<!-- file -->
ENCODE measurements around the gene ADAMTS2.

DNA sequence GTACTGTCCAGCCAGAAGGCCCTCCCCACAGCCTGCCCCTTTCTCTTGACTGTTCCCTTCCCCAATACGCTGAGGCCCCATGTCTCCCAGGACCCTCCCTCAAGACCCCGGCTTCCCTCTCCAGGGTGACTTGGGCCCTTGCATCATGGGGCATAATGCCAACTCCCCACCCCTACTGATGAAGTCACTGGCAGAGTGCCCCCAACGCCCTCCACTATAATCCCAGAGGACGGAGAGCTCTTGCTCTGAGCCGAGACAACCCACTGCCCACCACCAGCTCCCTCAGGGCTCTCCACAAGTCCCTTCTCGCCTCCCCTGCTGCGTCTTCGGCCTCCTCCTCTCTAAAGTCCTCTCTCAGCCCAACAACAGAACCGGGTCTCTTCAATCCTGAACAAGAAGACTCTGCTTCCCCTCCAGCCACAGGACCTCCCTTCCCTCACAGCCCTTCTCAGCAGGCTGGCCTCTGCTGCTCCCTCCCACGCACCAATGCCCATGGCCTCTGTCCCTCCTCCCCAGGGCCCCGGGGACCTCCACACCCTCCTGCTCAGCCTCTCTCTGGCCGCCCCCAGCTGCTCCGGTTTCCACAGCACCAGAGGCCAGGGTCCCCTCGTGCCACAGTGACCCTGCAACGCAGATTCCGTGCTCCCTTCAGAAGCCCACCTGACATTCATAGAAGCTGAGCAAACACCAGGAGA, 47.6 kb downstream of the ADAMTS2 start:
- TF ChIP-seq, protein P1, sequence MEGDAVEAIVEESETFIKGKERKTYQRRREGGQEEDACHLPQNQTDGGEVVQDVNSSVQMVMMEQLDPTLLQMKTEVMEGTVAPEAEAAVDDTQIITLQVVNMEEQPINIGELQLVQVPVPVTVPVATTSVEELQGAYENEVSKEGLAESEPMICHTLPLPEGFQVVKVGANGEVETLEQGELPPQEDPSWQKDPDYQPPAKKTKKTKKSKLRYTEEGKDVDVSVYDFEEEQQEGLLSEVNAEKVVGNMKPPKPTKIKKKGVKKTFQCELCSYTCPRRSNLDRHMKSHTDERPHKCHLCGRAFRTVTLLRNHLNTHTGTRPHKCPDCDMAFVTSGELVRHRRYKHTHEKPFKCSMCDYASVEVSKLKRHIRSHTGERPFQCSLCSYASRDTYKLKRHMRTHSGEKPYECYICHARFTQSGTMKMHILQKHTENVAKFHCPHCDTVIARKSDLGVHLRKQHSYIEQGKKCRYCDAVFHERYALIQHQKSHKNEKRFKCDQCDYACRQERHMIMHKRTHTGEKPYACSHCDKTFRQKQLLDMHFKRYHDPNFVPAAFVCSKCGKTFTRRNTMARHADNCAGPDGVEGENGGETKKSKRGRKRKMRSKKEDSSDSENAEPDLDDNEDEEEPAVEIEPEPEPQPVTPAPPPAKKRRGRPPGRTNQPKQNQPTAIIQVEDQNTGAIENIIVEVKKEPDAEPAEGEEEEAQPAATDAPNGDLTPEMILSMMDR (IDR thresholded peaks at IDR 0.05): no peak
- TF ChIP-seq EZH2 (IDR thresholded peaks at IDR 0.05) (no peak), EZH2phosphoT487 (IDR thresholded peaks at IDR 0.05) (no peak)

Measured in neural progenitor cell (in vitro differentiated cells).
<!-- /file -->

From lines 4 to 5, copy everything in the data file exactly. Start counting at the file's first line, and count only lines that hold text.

- TF ChIP-seq EZH2 (IDR thresholded peaks at IDR 0.05) (no peak), EZH2phosphoT487 (IDR thresholded peaks at IDR 0.05) (no peak)

Measured in neural progenitor cell (in vitro differentiated cells).